Neighbors are concerned about a burrowing owl’s nest in Cape Coral that’s right near a construction site. One woman says she has seen the nest tampered with, but the builder has a permit.
Step by step, Lori Sepulveda takes in the beauty of her Cape Coral neighborhood, oftentimes spotting burrowing owls.
“I enjoyed seeing them every day. There were two owls that the dogs could walk by, they stared at,” she said.
But down the street from her home, a sighting of some burrowing owls in distress; their burrow within a residential construction site — destroyed.
“The owls were across the street squawking because their home is gone. Who knows if there were little ones in there,” she said.
So Sepulveda filed a report with Florid Fish and Wildlife on Tuesday.
The builder, D.R. Horton, does have a migratory bird nest removal permit from FWC and says it hired an environmental consultant to mitigate the hole, but FWC says they’re investigating.
“I walk by it every day and they were there Sunday night the two, maybe mom and dad owls,” Sepulveda said.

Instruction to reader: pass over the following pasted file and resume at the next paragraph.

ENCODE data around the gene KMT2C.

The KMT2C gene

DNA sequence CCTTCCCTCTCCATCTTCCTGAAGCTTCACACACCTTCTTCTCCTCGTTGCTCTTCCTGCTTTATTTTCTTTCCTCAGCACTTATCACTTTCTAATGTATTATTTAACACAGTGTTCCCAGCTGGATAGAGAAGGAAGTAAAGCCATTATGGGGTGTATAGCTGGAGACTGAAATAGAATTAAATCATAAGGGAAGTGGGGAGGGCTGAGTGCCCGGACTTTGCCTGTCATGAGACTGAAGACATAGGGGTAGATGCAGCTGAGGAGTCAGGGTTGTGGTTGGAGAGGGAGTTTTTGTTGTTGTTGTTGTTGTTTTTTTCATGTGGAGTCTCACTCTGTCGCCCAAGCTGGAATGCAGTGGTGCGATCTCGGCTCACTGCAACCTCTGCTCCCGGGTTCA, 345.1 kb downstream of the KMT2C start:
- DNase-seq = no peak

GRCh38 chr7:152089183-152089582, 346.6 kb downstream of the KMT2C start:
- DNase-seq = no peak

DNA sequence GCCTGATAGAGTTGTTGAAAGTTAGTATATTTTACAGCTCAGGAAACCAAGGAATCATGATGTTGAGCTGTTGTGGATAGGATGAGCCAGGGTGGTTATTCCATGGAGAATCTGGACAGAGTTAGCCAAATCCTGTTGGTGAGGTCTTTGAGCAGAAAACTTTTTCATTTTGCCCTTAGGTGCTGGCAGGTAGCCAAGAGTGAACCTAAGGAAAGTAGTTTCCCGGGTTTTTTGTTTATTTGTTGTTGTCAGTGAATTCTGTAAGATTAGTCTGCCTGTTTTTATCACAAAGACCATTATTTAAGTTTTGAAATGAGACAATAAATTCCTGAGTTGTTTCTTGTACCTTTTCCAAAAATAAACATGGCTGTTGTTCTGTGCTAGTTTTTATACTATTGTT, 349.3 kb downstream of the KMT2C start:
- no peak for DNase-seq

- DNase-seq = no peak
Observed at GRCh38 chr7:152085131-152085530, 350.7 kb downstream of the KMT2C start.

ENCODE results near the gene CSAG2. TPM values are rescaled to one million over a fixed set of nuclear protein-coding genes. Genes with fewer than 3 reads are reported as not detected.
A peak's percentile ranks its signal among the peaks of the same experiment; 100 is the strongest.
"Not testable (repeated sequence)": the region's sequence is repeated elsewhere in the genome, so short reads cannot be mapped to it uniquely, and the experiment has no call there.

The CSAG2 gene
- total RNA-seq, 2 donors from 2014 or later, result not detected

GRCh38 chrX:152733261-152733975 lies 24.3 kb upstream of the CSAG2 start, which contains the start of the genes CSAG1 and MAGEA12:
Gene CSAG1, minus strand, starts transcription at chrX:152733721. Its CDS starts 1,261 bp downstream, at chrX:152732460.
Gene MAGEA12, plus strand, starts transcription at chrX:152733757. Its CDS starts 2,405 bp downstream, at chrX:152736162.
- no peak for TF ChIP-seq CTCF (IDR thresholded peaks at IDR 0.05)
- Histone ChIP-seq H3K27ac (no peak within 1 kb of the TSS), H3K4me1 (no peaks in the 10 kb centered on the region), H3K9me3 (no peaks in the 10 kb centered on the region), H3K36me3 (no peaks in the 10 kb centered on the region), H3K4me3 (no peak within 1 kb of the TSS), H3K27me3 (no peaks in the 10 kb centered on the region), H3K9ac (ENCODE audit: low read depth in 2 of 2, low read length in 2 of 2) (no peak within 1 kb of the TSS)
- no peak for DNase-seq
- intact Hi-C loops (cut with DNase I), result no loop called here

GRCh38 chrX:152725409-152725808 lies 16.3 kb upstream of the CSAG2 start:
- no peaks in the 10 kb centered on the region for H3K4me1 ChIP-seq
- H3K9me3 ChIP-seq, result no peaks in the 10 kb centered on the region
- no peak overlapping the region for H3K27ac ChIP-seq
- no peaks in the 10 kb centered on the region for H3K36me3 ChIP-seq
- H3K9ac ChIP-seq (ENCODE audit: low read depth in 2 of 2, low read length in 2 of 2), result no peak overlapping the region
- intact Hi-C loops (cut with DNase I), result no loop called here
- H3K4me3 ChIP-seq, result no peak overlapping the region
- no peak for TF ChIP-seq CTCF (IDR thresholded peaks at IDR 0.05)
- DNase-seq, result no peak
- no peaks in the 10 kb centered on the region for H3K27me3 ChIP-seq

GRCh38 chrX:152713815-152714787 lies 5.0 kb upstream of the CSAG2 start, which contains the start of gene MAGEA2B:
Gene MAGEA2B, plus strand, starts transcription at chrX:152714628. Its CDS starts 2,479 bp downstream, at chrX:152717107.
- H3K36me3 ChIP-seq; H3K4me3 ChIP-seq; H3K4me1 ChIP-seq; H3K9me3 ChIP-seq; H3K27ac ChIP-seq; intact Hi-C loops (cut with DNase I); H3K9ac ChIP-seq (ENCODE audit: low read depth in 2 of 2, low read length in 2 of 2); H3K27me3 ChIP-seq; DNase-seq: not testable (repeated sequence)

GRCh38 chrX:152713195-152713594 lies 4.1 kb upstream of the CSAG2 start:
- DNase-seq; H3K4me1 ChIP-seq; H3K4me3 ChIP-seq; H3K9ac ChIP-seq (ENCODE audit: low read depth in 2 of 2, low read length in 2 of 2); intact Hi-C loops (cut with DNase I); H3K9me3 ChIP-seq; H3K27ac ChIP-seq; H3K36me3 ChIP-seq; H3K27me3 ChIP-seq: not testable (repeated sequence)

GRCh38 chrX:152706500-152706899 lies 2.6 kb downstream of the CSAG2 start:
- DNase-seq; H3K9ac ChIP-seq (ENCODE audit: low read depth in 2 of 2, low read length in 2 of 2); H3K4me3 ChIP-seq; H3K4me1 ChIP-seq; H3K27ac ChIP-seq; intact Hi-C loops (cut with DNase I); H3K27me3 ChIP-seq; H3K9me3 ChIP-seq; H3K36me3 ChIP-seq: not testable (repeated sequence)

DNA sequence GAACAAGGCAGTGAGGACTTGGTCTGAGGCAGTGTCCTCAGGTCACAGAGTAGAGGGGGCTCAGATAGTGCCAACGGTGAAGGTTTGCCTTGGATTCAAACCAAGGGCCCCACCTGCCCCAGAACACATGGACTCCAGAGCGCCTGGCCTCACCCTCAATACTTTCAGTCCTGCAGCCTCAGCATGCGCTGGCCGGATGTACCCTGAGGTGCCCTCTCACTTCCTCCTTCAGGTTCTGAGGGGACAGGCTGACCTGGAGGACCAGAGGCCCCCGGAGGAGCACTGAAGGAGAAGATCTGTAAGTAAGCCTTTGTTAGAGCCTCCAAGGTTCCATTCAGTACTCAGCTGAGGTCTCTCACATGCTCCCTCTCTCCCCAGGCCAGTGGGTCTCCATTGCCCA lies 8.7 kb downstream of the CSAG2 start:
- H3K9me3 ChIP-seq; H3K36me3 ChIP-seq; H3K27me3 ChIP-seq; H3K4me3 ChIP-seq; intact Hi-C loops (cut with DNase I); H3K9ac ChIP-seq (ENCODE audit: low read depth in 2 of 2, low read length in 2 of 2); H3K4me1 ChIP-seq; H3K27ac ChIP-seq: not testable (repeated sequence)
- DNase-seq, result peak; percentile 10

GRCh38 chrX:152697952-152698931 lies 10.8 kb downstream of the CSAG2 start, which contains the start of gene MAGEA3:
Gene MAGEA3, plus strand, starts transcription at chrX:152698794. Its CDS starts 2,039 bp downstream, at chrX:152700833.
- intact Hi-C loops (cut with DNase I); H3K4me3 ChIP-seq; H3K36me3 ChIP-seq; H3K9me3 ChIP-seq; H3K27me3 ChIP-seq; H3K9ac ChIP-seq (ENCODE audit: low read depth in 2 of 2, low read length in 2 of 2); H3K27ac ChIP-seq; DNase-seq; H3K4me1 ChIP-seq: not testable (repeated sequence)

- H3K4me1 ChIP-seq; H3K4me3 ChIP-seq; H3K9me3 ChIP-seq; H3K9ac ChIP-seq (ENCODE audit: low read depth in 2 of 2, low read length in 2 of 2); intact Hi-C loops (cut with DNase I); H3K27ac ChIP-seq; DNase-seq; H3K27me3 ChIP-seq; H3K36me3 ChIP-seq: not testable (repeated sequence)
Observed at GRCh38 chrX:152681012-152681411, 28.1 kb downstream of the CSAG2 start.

FWC says the adult owls may return and build another nest, which the builder can destroy with the permit as long as no owls or eggs are harmed.
According to D.R. Horton, it continues to inspect job sites and comply with FWC requirements, to save a staple in Southwest Florida and preserve the presence of our protected critters.
“We live in Florida, we have to care about our wildlife,” Sepulveda said.
Taking, possessing or selling burrowing owls, their nests or eggs without a permit is illegal. Violators could face a third-degree felony.
If you see an unmarked nest, you can reach out to the FWC or your local municipality for assistance. Guidelines can be found here.
For more information on permits, click here.
For more information on burrowing owls, click here.